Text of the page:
Raising the money is the next step, and you should consider the alternatives carefully. Unsecured loans take many forms. They come with various repayment terms, interest rates and creditworthiness requirements. Generally, the better your credit, the more favorable the terms. Conventional lenders such as retail banks offer unsecured loans, as do a variety of online lenders. Most unsecured loans must be repaid in two to five years and there usually is a cap on how much you can borrow.
If you can’t find an unsecured loan that meets your needs or budget, a home equity loan or HELOC might be a better option. HELOCs were very popular during the years before the real estate market collapsed in 2008. Soaring home prices boosted home equity and lenders’ underwriting standards were loose for approving equity loans or lines of credit. That has changed. Lenders today have stricter limits on how much they’ll lend relative to the equity you have in your home.
One other advantage to home equity loans, often called second mortgages, and HELOCs is tax deductibility. Until the 2018 tax year, interest on these loans was tax deductible, but that has changed slightly. If you use the equity loan or HELOC to upgrade your home, you can deduct up to $750,000. If you use it for personal expenses (paying off student loan or credit cards), it’s not deductible.
You also should be confident you can repay the loan since it uses you home as collateral. If you default, the lender can try to foreclose on your property. Finally, you should remember that an equity loan or credit line reduces whatever equity you’ve built in your home.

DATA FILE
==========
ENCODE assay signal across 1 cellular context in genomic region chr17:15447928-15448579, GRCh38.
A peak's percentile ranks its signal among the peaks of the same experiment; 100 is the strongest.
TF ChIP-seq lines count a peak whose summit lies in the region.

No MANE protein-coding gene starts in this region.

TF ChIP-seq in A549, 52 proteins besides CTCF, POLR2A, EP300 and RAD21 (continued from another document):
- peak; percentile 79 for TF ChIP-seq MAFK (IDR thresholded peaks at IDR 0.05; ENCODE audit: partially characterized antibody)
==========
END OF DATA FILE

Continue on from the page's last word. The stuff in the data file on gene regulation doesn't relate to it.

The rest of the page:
Home equity loans generally have longer repayment schedules than personal loans. HELOCs often don’t require that you repay principal for a time. A 30-year HELOC might be interest-only for the first 10 years and allow you to borrow against you credit line however you wish. But after years, the credit line is frozen, and you must begin paying off what you borrowed with interest.
No matter which type of loan you choose, remember that approval can take time. Home equity loans almost always require appraisals of your home’s value and come with paper work that is filed as a public record just like a primary mortgage. It’s a good idea to start the process weeks before home-improvement work begins. Alternately, you can seek pre-qualification that will make it easier to complete the application when you need the money.
How Loans Work
Here is an example of how a home improvement loan works:
Sally and Sam own a suburban home with a market value of $500,000 which they bought in 2010. They have made enough payments that they now $200,000 equity. They want to remodel the kitchen, a job they expect will cost about $30,000. They’re trying to decide whether to apply for an unsecured personal loan or a home equity loan.